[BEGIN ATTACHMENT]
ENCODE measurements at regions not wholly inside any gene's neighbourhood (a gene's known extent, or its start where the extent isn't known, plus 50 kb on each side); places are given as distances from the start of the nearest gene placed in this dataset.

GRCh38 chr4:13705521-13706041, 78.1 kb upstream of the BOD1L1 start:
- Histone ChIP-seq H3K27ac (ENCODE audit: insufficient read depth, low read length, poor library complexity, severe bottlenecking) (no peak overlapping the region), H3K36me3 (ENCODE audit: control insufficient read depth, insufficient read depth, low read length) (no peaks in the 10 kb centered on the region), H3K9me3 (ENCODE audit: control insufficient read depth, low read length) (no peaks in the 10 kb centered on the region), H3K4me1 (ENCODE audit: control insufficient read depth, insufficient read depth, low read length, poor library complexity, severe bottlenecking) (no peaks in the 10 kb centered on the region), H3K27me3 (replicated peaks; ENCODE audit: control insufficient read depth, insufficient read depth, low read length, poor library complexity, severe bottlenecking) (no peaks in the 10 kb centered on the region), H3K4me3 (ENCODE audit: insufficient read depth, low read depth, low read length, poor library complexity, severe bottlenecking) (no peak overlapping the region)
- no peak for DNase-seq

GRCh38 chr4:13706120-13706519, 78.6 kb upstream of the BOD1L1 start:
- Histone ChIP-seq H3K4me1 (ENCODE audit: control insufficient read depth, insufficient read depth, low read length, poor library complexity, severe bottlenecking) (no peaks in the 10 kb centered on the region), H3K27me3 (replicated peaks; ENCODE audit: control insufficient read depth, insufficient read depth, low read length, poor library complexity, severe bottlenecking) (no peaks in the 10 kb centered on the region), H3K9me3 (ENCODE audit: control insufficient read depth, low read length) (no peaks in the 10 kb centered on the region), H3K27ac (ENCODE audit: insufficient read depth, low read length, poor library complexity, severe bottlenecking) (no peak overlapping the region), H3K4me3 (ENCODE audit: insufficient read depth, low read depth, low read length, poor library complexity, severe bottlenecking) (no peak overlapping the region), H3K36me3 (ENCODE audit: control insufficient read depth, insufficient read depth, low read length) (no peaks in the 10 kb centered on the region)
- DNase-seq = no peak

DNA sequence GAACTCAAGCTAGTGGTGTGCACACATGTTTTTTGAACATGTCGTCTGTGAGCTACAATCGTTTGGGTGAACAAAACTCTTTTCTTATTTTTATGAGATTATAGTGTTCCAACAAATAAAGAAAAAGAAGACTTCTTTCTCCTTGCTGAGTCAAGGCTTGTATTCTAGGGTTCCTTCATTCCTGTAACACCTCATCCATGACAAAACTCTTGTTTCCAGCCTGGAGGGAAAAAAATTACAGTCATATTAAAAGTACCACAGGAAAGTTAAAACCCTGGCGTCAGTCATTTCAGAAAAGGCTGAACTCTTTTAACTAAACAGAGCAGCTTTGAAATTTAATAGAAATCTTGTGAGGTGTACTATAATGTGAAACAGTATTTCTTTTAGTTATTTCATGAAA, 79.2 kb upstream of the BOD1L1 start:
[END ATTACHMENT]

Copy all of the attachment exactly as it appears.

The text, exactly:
ENCODE measurements at regions not wholly inside any gene's neighbourhood (a gene's known extent, or its start where the extent isn't known, plus 50 kb on each side); places are given as distances from the start of the nearest gene placed in this dataset.

GRCh38 chr4:13705521-13706041, 78.1 kb upstream of the BOD1L1 start:
- Histone ChIP-seq H3K27ac (ENCODE audit: insufficient read depth, low read length, poor library complexity, severe bottlenecking) (no peak overlapping the region), H3K36me3 (ENCODE audit: control insufficient read depth, insufficient read depth, low read length) (no peaks in the 10 kb centered on the region), H3K9me3 (ENCODE audit: control insufficient read depth, low read length) (no peaks in the 10 kb centered on the region), H3K4me1 (ENCODE audit: control insufficient read depth, insufficient read depth, low read length, poor library complexity, severe bottlenecking) (no peaks in the 10 kb centered on the region), H3K27me3 (replicated peaks; ENCODE audit: control insufficient read depth, insufficient read depth, low read length, poor library complexity, severe bottlenecking) (no peaks in the 10 kb centered on the region), H3K4me3 (ENCODE audit: insufficient read depth, low read depth, low read length, poor library complexity, severe bottlenecking) (no peak overlapping the region)
- no peak for DNase-seq

GRCh38 chr4:13706120-13706519, 78.6 kb upstream of the BOD1L1 start:
- Histone ChIP-seq H3K4me1 (ENCODE audit: control insufficient read depth, insufficient read depth, low read length, poor library complexity, severe bottlenecking) (no peaks in the 10 kb centered on the region), H3K27me3 (replicated peaks; ENCODE audit: control insufficient read depth, insufficient read depth, low read length, poor library complexity, severe bottlenecking) (no peaks in the 10 kb centered on the region), H3K9me3 (ENCODE audit: control insufficient read depth, low read length) (no peaks in the 10 kb centered on the region), H3K27ac (ENCODE audit: insufficient read depth, low read length, poor library complexity, severe bottlenecking) (no peak overlapping the region), H3K4me3 (ENCODE audit: insufficient read depth, low read depth, low read length, poor library complexity, severe bottlenecking) (no peak overlapping the region), H3K36me3 (ENCODE audit: control insufficient read depth, insufficient read depth, low read length) (no peaks in the 10 kb centered on the region)
- DNase-seq = no peak

DNA sequence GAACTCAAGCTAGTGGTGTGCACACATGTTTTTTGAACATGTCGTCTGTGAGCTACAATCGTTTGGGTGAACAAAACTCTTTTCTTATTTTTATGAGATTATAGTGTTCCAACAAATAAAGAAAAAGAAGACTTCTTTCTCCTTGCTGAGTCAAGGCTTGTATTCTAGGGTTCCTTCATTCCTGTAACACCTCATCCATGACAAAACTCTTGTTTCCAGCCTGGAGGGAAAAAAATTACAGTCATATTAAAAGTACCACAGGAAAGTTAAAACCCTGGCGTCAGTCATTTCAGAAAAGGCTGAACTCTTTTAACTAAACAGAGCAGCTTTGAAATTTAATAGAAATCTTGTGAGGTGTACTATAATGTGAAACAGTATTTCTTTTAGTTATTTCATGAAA, 79.2 kb upstream of the BOD1L1 start: